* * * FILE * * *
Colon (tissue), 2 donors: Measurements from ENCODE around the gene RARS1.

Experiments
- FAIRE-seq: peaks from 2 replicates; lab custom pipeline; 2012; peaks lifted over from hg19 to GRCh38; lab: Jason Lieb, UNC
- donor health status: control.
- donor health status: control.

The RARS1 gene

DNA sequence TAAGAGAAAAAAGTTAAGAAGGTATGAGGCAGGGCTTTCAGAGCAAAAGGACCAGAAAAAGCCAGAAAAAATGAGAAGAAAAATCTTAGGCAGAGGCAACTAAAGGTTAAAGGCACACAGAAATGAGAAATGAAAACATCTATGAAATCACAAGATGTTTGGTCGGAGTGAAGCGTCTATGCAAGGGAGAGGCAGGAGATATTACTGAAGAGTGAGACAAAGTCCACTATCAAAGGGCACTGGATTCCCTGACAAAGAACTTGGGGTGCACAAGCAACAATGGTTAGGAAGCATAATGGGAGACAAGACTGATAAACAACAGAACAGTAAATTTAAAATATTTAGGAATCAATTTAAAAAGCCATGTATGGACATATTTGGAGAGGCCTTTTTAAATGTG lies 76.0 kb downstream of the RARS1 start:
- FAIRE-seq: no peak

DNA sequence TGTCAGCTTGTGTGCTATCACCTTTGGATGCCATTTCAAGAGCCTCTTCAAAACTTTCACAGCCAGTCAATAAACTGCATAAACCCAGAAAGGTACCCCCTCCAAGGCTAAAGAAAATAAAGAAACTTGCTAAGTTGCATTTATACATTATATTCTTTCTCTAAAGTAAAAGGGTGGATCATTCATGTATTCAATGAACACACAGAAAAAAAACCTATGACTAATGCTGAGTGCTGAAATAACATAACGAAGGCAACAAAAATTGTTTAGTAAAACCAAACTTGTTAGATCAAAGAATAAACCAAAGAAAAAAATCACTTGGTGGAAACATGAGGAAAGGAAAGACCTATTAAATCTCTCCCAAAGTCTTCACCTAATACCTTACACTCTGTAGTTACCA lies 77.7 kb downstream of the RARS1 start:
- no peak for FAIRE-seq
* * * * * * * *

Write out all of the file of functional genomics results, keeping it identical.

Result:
Colon (tissue), 2 donors: Measurements from ENCODE around the gene RARS1.

Experiments
- FAIRE-seq: peaks from 2 replicates; lab custom pipeline; 2012; peaks lifted over from hg19 to GRCh38; lab: Jason Lieb, UNC
- donor health status: control.
- donor health status: control.

The RARS1 gene

DNA sequence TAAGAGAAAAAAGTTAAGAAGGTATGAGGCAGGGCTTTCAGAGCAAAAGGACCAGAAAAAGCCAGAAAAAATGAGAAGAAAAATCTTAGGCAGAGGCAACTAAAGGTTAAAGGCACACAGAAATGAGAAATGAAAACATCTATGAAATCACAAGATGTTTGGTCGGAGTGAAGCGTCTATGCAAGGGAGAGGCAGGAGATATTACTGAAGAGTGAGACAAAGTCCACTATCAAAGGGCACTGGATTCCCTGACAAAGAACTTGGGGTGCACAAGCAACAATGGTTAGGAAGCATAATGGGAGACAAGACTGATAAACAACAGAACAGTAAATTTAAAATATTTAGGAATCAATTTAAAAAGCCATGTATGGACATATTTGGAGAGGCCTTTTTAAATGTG lies 76.0 kb downstream of the RARS1 start:
- FAIRE-seq: no peak

DNA sequence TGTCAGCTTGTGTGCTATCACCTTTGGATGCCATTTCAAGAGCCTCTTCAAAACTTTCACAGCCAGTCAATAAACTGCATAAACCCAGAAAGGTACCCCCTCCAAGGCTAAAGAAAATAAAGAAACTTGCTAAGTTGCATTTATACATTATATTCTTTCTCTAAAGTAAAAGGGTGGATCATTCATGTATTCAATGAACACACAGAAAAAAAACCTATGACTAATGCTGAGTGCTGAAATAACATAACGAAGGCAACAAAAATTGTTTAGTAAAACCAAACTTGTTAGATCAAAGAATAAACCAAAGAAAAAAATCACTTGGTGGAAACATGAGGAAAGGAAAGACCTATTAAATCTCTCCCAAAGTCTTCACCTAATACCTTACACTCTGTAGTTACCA lies 77.7 kb downstream of the RARS1 start:
- no peak for FAIRE-seq